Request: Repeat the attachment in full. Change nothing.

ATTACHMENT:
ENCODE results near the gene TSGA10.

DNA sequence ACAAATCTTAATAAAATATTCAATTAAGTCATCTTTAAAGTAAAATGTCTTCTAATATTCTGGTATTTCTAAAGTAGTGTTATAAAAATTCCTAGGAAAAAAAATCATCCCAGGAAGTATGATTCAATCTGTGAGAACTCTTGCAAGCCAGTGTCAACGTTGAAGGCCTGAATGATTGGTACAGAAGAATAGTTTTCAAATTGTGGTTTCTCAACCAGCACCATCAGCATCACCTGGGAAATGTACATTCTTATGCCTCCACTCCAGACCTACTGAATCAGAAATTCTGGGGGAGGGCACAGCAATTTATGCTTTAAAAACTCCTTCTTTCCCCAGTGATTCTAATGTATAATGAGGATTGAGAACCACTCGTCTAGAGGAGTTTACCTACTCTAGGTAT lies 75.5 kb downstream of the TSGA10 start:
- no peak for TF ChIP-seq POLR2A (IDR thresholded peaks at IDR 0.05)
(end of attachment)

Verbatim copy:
ENCODE results near the gene TSGA10.

DNA sequence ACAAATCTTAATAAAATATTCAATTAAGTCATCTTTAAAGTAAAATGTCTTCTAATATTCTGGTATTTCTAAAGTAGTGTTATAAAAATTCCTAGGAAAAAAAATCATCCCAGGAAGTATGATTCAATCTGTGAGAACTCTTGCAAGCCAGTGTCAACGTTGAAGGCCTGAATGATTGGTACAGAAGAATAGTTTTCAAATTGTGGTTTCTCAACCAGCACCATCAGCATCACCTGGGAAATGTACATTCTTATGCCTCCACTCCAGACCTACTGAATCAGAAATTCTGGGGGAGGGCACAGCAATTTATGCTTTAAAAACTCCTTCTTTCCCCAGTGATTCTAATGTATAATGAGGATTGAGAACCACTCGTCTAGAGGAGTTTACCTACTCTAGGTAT lies 75.5 kb downstream of the TSGA10 start:
- no peak for TF ChIP-seq POLR2A (IDR thresholded peaks at IDR 0.05)